By the mid-nineteenth century, the sleeves of camisas were becoming more voluminous and tubular in shape. The end of Spanish colonialism through revolution saw the camisa become shorter and pañuelo became wider and higher becoming a fashion statement against the previous attempts by Spanish to encourage modesty according to conservative Spanish views.
Later, during the American colonization from 1902-1946, Filipino dress styles evolved to embody a greater political significance. Men turned to western dress in their struggle to gain political power and modernity in the face of westernization, while women wore the traditional terno and pañuelo to represent the suppressed colonized subject. This is the time period, shortly before the outbreak of World War II, during which Byers visited Manila and purchased her gown. The elaborate embroidery is considered a representation of Philippine autonomy in the face of colonization by both the Spanish and the Americans. It also coincided with the global tidal wave of modernism and westernization experienced by the people of the Philippines.
The use of piña cloth declined dramatically in the early twentieth century, but in the 1980s there was a sudden revival led by Filipino designers and the Patrones de Casa Manila. The revival saw piña cloth being used in a series of couture garments that tied the fabric to a renewed sense of nationalism.
Piña cloth has acted as a popular souvenir item since the nineteenth century. According to Linda Welter’s article “Dress as Souvenir: Piña Cloth in the Nineteenth Century,” piña cloth did not become popular as a trade good, but it became a favorite memento from East Asia. Ship captains and officers purchased dress lengths for their wives because of its beauty, rarity, and exotic origins. In New England, the cloth was especially popular as a gift because pineapples symbolized friendship and hospitality. Logically, pineapples became a popular decorative element for piña cloth items. The fabric resembled the various sheer fabrics that were fashionable in the western world, and it functioned as an exotic alternative in constructing clothing and accessories.
Among the earliest examples in the United States is a French-style ballgown, last photo, made between 1804 to 1814 that was made from a piña and silk mixed fabric embroidered with pineapples along the hem. While the exotic nature of the fabric was prized, costumes from the non-Western cultures not fashionable, and most clothing made from piña conformed to the current modes.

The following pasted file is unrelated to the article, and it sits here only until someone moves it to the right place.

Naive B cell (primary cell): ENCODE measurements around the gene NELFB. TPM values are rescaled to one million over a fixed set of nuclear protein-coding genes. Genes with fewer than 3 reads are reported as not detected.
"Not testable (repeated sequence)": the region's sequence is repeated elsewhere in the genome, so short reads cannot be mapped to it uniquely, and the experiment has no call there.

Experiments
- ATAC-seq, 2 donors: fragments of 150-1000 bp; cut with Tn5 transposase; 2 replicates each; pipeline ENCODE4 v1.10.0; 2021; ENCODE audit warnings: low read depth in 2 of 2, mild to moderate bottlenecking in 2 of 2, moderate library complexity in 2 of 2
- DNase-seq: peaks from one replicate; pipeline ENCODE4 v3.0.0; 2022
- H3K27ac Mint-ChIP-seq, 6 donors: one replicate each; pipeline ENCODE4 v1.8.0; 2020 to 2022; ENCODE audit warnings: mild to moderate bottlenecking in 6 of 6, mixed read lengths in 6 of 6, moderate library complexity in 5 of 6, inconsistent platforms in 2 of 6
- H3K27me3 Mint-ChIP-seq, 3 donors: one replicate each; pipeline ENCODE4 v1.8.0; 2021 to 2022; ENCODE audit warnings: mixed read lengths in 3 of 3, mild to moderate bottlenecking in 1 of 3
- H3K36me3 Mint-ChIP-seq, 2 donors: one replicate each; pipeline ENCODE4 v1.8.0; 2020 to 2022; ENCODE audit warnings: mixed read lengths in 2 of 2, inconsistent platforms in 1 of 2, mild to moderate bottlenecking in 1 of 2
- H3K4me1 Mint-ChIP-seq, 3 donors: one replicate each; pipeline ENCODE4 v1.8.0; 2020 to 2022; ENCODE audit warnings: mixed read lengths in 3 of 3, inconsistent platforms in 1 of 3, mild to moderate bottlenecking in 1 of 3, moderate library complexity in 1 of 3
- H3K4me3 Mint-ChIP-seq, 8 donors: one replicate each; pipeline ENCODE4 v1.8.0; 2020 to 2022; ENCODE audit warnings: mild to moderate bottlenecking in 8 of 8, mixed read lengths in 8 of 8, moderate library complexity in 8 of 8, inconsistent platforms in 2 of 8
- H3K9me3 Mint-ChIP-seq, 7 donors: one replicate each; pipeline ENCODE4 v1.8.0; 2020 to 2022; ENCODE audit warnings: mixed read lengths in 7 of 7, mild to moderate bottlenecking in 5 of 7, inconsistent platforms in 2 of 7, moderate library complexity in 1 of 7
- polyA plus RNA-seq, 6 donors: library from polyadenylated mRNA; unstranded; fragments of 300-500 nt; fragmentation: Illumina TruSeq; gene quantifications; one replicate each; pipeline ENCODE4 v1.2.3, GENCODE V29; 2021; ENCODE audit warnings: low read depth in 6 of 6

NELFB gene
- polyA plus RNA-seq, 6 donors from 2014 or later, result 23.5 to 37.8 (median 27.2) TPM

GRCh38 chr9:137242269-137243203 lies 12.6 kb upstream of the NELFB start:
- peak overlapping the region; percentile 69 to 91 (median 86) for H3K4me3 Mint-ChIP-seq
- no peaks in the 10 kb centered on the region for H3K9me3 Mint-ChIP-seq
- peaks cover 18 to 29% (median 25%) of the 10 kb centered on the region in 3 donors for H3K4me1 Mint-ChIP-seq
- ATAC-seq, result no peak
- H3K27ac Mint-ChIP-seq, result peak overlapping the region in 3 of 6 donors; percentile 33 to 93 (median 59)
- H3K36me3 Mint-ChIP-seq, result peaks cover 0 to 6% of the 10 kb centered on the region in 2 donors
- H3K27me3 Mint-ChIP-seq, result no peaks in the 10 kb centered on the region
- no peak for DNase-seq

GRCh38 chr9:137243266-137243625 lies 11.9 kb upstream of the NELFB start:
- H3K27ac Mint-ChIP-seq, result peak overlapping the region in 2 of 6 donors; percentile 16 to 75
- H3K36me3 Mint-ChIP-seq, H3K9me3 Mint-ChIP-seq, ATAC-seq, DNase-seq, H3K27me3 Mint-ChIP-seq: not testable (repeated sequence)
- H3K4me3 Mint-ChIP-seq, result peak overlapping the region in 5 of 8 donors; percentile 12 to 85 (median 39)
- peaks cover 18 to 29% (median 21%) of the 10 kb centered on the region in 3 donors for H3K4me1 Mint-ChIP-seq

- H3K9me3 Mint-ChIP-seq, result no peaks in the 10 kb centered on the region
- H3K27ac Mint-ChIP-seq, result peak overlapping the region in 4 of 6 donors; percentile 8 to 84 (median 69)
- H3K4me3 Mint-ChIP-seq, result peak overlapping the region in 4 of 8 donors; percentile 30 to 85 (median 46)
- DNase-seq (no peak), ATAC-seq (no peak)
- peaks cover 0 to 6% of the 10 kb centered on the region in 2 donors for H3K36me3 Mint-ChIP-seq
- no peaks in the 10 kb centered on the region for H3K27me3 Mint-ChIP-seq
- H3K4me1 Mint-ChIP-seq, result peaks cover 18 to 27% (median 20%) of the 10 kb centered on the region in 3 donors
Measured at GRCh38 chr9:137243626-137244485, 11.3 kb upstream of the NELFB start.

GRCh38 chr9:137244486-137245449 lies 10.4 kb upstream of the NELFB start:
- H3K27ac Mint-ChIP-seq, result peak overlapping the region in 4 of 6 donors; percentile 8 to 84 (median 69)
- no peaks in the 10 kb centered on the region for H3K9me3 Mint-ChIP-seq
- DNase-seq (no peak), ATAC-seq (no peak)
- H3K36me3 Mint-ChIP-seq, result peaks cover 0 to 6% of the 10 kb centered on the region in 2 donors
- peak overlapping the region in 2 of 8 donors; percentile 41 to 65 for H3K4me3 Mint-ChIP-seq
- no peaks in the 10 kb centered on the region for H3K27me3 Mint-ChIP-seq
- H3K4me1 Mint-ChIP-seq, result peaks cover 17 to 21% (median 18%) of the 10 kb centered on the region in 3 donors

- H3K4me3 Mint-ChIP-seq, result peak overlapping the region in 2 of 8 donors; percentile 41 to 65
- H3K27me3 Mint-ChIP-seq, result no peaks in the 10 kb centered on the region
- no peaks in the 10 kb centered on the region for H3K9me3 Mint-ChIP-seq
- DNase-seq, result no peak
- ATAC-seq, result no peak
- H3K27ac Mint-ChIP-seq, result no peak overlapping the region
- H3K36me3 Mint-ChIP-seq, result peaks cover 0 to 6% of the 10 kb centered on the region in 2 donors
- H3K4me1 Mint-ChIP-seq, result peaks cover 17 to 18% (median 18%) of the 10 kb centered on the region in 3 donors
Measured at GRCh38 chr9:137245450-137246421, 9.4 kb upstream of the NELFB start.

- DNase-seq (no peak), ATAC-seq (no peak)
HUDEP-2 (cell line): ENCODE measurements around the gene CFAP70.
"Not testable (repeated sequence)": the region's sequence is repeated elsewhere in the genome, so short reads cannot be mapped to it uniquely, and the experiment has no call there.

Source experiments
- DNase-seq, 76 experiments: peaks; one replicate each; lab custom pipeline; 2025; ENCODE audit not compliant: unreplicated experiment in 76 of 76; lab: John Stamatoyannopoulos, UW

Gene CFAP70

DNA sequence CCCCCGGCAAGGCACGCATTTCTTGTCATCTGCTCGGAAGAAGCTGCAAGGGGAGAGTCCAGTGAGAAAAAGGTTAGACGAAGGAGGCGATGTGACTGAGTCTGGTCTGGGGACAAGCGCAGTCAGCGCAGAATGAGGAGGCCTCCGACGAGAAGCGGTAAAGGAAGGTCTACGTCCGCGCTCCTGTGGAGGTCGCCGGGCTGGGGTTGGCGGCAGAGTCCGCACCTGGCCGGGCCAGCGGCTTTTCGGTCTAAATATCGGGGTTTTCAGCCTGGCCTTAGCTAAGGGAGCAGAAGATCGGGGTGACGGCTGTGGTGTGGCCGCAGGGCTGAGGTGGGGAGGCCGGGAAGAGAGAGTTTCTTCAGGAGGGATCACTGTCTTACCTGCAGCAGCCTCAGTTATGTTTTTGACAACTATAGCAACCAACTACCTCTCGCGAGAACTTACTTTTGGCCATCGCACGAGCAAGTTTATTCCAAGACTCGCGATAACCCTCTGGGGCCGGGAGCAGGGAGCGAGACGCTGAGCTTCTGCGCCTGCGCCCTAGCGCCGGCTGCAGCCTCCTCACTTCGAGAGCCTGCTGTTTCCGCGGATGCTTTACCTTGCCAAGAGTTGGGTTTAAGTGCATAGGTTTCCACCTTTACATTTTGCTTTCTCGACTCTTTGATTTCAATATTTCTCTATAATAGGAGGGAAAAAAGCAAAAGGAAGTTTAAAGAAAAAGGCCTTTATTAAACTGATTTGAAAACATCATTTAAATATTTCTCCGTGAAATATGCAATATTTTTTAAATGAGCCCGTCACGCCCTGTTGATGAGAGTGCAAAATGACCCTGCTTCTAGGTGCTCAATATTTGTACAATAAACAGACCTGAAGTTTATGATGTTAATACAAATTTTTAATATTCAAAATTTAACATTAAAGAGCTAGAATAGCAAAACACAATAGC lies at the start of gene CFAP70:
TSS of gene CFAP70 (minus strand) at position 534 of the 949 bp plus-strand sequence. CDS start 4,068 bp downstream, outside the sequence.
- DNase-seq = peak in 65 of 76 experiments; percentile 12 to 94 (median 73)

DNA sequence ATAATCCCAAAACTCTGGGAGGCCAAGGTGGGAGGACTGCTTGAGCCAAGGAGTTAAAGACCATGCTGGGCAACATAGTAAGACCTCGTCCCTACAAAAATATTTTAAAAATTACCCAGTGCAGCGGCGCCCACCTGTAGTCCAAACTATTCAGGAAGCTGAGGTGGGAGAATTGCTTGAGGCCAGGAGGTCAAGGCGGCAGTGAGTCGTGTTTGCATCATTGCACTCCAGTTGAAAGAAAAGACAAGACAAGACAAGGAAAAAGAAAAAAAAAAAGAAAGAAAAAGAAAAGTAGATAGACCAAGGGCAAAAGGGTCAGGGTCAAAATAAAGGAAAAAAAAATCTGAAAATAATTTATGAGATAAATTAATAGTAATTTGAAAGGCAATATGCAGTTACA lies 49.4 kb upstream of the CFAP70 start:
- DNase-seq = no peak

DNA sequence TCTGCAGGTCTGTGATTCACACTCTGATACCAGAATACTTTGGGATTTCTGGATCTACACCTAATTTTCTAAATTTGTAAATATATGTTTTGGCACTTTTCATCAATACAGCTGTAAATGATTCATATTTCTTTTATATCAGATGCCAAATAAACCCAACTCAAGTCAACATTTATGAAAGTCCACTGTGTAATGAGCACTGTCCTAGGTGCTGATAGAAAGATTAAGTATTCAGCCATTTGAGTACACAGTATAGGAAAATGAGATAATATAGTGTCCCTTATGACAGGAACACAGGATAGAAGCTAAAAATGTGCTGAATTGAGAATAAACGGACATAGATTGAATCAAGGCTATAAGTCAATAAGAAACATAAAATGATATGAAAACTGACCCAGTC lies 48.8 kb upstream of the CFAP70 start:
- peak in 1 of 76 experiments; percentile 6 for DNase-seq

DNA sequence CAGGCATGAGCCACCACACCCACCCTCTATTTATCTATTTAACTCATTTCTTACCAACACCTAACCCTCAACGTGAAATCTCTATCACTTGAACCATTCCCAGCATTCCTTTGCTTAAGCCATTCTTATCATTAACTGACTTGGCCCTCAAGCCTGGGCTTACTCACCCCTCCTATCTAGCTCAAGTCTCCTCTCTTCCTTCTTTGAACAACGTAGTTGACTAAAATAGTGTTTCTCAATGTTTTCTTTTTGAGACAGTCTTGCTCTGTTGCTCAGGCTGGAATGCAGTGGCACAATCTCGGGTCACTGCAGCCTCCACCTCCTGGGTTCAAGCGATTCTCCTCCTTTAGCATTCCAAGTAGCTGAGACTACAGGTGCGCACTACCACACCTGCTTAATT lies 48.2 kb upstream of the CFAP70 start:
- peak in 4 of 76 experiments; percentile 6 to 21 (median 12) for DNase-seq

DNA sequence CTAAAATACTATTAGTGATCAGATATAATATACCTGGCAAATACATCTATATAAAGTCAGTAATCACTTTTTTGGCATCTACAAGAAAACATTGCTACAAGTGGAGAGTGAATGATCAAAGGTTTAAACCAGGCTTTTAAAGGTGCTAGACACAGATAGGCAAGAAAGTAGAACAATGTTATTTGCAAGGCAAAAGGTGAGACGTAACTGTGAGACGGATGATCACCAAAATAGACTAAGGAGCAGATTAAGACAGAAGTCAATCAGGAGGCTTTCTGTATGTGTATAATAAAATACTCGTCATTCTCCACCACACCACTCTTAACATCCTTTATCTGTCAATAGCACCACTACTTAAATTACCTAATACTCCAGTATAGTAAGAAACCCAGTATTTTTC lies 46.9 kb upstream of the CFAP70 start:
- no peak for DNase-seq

The Cora Ginsburg 2022 Antique Catalogue provides an example of a young girl’s formal dress made of piña cloth but designed in an American style and notes that “The fabric used for this dress that is associated with the coastal town of Hampden, Maine, was likely acquired directly by a U.S. seamen who traveled to the Philippines, probably en route to China.”
While piña was in use in the Western world as symbol of wealth and a souvenir of travels to exotic lands, its connection to the Filipino people and islands was hidden behind Western sensibilities and styles.
Piña in Modern day Featured photo of Pia Alonzo Wurtzbach, Miss Universe 2015, is seen wearing embellished butterfly sleeves on a Terno. This was a representation of Filipino national pride during the Binibing Pilipinas 2015 Fashion Show in Smart Araneta Coliseum.
Presently, pineapple cloth production continues in greater quantities due to the concept of sustainable fashion, which aims to find alternative textiles to reduce carbon footprints while creating environmentally friendly clothing. As the 1980s revival movement reintroduced piña cloth to the world of high fashion, modern-day designers and companies are embracing this fabric. Companies such as Pinatex use pineapple leaves as an alternative to leather. Advances in dye science has expanded the range of colors previously limited by the available regional dye plants.
Martha Moon-Renton, Kasmira Zechman, Julivette Torres
Created for the HIS 501: Applied History Interpretation Project
1910 US Census, Washington County, Maryland, population schedule, Hagerstown City, Ward 2, Enumeration District (ED) 22-11, sheet 20-B, dwelling 498, family 512, Wilbur E. Byer.
Binibining Pilipinas 2015 Fashion Show, Pia Alonzo Wurtzbach, 2015. Digital Photograph. printed 2015, 354 × 810 pixels. Link
Flores de la Rosa, Simon. QUIAZON FAMILY, c. 1880. Oil on canvas. Link
Hale, Tili. Cora Ginsburg 2021 Catalogue. Accessed October 2, 2022. Link
Milgram, Lynne B. “Pina Cloth, Identity and the Project of Philippine Nationalism,” Asian Studies Review 29, no. 3 (September 2005): 233– 246.
Milgram, Lynne B. “Snapshot: Revival of Pina Cloth and Dress: Southern Luzon and Central Philippines.” In Encyclopedia of World Dress and Fashion. Edited by Joanne Bubolz Eicher. New York: Oxford University Press, 2010.
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Slack, Edward R. “Philippines Under Spanish Rule, 1571-1898.” In Obo Latin American Studies (January 2014) Link
The Cumberland 1927. Shippensburg, Pennsylvania: Cumberland Valley State Normal School, 1927.
The Metropolitan Museum of Art. “Depret Dress French.” Accessed October 3, 2022. Link
The Metropolitan Museum of Art. “Ensemble British.” Accessed October 2, 2022. Link
“Traje de Mestiza.” Philippine Folklife Museum Foundation, Accessed October 01, 2022. Link
Welters, Linda, “Dress as Souvenir: Piña Cloth in the Nineteenth Century.” Dress 24, no.1 (1997): 16-26.